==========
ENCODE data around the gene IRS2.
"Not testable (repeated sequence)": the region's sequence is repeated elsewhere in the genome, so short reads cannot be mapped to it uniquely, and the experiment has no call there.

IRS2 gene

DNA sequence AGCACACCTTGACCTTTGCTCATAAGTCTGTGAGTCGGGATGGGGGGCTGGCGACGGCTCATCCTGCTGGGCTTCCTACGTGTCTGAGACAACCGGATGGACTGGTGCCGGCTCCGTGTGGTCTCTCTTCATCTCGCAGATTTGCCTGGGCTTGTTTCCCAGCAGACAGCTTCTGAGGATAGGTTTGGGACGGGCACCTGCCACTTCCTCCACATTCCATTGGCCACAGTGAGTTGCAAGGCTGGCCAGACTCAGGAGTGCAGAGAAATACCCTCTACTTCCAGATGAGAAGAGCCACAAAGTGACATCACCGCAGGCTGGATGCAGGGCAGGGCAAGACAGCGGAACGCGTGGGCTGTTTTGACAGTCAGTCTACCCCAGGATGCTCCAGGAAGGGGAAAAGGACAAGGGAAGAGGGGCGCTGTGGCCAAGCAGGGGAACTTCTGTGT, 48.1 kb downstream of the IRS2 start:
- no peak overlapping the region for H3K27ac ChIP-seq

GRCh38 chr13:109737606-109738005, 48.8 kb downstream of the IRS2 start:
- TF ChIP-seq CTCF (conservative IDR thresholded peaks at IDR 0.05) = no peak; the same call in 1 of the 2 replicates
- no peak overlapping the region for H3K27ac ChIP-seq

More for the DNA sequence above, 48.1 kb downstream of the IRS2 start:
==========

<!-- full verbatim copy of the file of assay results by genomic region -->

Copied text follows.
ENCODE data around the gene IRS2.
"Not testable (repeated sequence)": the region's sequence is repeated elsewhere in the genome, so short reads cannot be mapped to it uniquely, and the experiment has no call there.

IRS2 gene

DNA sequence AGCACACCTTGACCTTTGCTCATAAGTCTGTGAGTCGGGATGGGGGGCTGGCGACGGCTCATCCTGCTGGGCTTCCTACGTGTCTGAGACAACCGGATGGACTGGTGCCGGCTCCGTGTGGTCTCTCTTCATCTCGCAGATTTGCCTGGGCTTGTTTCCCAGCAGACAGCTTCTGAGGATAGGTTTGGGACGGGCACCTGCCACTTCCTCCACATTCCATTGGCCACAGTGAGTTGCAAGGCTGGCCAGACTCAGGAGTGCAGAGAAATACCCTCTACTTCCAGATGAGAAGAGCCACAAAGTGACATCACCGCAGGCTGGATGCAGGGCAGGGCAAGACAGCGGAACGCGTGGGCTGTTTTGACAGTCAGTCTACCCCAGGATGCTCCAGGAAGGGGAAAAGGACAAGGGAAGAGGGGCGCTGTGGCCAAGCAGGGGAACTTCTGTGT, 48.1 kb downstream of the IRS2 start:
- no peak overlapping the region for H3K27ac ChIP-seq

GRCh38 chr13:109737606-109738005, 48.8 kb downstream of the IRS2 start:
- TF ChIP-seq CTCF (conservative IDR thresholded peaks at IDR 0.05) = no peak; the same call in 1 of the 2 replicates
- no peak overlapping the region for H3K27ac ChIP-seq

More for the DNA sequence above, 48.1 kb downstream of the IRS2 start: